Encyclopedia of Biometrics

2009 Edition
| Editors: Stan Z. Li, Anil Jain

Face Variation

  • Carlos D. Castillo
  • David W. Jacobs
Reference work entry
DOI: https://doi.org/10.1007/978-0-387-73003-5_91

Synonym

Definition

Face variation refers to the way in which the appearance of the face changes due to changes in viewing conditions such as illumination or pose, or due to changes in properties of the face, such as its expression or age.

Introduction

Face recognition is a fundamental problem in biometrics. One of the chief sources of difficulty in face recognition is the large number of variations that can affect the appearance of faces. These include changes in lighting, pose, facial expression, makeup, hair, glasses, facial hair, occlusion by objects that block part of the face from view, aging, and weight gain or loss. Many studies suggest that these variations can significantly reduce the performance of recognition algorithms.

Some face recognition systems aimed at cooperative subjects deal with this problem by attempting to control these sources of variation. This may be appropriate for some applications. In these cases, pose can be controlled by requiring a...

This is a preview of subscription content, log in to check access

Notes

Acknowledgments

The authors have been supported by a fellowship from Apptis, Inc., and by a Honda Research Initiation Grant.

References

  1. 1.
    Phillips, P.J., Scruggs, W.T., O’Toole, A., Flynn, P., Bowyer, K., Schott, C., Sharpe, M.: FRVT 2006 and ICE 2006 large-scale results, National Institute of Standards and Technology Report NISTIR 7408 (2007)Google Scholar
  2. 2.
    Adini, Y., Moses, Y., Ullman, S.: Face recognition: The problem of compensating for changes in illumination direction. IEEE Trans. Pattern Anal. Mach. Intell. 19(7), 721–732 (1997)CrossRefGoogle Scholar
  3. 3.
    Basri, R., Jacobs, D.: Illumination modeling for face recognition. In: Li, S., Jain, A. (eds.) The Handbook of Face Recognition, pp. 95–120. Springer, New York (2005)Google Scholar
  4. 4.
    Gross, R., Baker, S., Matthews, I., Kanade, T.: Face recognition across pose and illumination. In: Li, S., Jain, A. (eds.) The Handbook of Face Recognition, pp. 203–228. Springer, New York (2005)Google Scholar
  5. 5.
    Romdhani, S., Ho, J., Vetter, T., Kriegman, D.: Face recognition using 3-D models: Pose and illumination. Proc. IEEE 94(11), 1977–1999 (2006)CrossRefGoogle Scholar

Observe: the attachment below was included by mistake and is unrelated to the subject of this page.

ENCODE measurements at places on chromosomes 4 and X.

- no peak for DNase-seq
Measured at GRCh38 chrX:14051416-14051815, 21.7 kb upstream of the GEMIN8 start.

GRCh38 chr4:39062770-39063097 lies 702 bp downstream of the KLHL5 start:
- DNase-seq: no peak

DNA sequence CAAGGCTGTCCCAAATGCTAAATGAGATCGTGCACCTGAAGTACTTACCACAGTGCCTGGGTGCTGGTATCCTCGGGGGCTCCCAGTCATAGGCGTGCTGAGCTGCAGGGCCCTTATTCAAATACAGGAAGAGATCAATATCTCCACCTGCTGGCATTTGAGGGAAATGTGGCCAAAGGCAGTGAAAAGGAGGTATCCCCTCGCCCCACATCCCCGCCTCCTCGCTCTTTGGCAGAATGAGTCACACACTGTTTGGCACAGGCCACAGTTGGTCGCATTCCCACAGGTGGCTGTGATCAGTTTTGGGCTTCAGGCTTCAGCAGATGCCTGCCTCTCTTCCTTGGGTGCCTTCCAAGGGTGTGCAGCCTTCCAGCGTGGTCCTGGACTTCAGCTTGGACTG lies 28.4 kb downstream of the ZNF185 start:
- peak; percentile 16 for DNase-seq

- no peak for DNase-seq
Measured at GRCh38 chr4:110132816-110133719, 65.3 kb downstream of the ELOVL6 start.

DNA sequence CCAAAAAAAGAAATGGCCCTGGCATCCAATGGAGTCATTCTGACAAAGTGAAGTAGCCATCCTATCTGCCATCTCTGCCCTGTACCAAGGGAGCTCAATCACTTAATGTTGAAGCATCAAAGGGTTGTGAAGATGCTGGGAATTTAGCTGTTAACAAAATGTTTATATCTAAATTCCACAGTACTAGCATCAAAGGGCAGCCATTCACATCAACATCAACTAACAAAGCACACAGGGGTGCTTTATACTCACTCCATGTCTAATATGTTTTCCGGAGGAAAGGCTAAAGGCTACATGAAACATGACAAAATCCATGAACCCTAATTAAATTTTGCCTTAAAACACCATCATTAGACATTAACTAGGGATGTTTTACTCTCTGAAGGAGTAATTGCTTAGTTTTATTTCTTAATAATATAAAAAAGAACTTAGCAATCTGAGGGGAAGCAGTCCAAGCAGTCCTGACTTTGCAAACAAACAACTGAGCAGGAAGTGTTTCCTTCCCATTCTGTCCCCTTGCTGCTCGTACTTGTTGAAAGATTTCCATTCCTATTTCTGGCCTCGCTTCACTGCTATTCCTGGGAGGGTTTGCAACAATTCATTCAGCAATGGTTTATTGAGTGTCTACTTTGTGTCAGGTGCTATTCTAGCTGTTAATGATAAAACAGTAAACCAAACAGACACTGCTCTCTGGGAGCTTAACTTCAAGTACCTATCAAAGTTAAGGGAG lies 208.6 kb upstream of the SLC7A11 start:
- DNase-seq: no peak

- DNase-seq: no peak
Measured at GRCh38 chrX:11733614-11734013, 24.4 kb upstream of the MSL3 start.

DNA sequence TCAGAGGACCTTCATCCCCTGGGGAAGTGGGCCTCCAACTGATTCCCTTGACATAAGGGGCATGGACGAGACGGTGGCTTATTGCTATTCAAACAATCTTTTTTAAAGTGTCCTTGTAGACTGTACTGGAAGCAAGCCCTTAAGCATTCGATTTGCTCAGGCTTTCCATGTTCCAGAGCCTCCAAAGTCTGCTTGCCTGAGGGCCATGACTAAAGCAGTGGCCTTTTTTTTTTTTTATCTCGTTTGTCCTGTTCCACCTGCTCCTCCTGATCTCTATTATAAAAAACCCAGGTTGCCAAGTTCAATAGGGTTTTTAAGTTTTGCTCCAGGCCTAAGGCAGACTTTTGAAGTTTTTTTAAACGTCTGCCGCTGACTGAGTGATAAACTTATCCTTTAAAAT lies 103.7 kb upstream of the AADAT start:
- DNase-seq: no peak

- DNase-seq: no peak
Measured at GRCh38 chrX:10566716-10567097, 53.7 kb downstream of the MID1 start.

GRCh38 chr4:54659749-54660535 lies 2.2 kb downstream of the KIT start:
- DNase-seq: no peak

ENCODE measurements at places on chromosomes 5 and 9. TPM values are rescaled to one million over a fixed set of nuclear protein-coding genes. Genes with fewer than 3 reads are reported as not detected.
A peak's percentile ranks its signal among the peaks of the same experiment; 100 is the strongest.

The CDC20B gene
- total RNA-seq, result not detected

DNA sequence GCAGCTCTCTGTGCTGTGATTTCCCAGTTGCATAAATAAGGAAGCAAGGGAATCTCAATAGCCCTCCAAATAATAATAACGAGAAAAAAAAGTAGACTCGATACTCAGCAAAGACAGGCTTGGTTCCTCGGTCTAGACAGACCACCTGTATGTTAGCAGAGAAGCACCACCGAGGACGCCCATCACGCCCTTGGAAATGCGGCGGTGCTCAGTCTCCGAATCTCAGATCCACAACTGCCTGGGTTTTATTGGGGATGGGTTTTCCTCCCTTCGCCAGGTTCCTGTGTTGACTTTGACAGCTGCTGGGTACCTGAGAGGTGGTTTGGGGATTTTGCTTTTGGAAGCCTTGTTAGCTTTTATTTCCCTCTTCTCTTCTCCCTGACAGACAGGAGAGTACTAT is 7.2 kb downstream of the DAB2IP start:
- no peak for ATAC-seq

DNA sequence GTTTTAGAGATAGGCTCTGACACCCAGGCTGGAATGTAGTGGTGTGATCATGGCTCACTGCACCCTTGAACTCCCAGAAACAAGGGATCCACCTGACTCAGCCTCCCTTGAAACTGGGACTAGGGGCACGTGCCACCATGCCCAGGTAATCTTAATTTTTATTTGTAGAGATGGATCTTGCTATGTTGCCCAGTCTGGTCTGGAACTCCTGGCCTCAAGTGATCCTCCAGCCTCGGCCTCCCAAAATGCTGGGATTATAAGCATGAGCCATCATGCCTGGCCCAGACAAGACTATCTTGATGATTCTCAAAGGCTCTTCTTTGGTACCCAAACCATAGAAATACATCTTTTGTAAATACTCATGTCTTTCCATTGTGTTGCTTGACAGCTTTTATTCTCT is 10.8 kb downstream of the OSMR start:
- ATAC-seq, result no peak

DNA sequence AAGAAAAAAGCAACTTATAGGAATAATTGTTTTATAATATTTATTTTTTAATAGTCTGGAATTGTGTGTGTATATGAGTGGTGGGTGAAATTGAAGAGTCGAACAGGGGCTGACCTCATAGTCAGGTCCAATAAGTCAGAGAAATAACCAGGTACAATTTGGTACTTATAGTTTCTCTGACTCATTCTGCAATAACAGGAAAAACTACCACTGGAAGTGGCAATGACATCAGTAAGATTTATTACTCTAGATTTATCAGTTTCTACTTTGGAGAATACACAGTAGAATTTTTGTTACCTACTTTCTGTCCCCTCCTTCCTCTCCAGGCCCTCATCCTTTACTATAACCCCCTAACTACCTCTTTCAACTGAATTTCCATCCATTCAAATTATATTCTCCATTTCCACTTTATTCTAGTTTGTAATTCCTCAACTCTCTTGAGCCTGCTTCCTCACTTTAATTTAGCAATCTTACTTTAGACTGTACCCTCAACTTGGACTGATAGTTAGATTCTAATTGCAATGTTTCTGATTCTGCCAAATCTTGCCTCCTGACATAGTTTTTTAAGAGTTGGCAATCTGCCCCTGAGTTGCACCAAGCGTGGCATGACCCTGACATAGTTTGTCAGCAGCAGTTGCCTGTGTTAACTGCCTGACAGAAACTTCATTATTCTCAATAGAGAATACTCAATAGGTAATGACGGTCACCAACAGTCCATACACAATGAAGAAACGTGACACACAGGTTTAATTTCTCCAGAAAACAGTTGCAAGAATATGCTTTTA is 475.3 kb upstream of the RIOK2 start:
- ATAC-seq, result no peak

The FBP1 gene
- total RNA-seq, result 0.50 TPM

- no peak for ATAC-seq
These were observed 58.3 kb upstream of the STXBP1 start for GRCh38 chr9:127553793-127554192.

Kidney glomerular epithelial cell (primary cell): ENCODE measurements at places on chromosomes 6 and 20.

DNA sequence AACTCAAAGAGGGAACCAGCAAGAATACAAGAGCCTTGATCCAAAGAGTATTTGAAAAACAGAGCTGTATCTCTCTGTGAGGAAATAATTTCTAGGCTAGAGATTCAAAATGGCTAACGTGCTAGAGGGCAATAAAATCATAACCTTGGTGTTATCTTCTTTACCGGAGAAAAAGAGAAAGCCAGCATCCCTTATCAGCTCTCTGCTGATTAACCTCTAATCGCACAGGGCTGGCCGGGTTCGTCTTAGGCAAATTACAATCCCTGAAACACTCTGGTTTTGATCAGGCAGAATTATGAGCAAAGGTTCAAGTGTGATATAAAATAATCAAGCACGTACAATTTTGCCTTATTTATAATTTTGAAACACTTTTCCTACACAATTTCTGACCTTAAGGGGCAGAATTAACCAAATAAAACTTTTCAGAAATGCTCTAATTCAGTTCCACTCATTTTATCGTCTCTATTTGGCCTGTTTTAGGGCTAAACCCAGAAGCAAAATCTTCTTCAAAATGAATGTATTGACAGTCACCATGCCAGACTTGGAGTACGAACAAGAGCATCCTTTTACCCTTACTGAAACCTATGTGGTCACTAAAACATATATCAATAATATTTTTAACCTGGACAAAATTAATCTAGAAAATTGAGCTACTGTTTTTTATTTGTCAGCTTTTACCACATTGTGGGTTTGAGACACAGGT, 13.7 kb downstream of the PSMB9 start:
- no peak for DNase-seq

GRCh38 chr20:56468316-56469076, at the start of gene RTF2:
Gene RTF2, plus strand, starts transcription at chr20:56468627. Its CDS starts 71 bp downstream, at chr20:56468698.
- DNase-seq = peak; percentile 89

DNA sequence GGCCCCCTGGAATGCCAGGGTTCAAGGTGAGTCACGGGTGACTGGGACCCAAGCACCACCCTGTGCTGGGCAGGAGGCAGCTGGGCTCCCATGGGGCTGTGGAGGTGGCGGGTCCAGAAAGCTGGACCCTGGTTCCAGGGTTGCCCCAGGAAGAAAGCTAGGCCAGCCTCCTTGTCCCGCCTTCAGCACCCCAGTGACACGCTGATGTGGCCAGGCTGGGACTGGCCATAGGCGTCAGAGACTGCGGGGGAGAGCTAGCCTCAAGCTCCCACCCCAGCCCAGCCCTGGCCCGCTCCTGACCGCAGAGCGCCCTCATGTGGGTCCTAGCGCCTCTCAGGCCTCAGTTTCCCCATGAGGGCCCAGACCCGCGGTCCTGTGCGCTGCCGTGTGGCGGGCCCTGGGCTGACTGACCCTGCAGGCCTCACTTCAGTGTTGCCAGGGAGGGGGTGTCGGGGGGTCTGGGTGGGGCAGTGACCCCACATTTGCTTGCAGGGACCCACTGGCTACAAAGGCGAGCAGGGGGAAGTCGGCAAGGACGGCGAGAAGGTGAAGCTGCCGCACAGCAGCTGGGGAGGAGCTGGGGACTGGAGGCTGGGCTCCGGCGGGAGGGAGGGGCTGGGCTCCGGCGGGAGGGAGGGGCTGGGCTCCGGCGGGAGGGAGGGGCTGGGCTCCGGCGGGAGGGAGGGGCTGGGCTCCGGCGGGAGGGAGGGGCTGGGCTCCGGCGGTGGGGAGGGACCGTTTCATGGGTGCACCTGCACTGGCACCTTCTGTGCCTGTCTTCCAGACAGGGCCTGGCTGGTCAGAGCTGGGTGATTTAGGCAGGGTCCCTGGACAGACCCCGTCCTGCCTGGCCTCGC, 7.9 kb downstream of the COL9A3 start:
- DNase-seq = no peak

6. 6.
    Zhao, W., Chellappa, R., Phillips, P.J., Rosenfeld, A.: Face recognition: A literature survey. ACM Comput. Surv. 35(4), 399–458 (2003)CrossRefGoogle Scholar
  7. 7.
    Lades, M., Vorbruggen, J., Buhmann, J., Lange, J., von der Malsburg, C., Wurtz, R., Konen, W.: Distortion invariant object recognition in the dynamic link architecture. IEEE Trans. Comput. 42(3), 300–311 (1993)CrossRefGoogle Scholar
  8. 8.
    Belhumeur, P., Hespanha, J., Kriegman, D.: Eigenfaces vs. Fisherfaces: recognition using class specific linear projection. IEEE Trans. Pattern Anal. Mach. Intell. 19(7), 711–720 (1997)CrossRefGoogle Scholar
  9. 9.
    Gross, R.: Face databases. In: Li, S., Jain, A. (eds.) The Handbook of Face Recognition, pp. 319–346. Springer, New York (2005)Google Scholar
  10. 10.
    Beymer, D., Poggio, T.: Image representations for visual learning. Science 272, 1905–1909 (1996)CrossRefGoogle Scholar
  11. 11.
    Martinez, A.: Recognizing imprecisely localized, partially occluded, and expression variant faces from a single sample per class. IEEE Trans. Pattern Anal. Mach. Intell. 24(6), 748–763 (2002)CrossRefGoogle Scholar
  12. 12.
    Ramanathan, R., Chellappa, R.: Face verification across age progression. IEEE Trans. Image Process 15(11), 3349–3361 (2006)CrossRefGoogle Scholar

Copyright information

© Springer Science+Business Media, LLC 2009

Authors and Affiliations

  • Carlos D. Castillo
    • 1
  • David W. Jacobs
    • 1
  1. 1.Department of Computer ScienceUniversity of MarylandCollege ParkUSA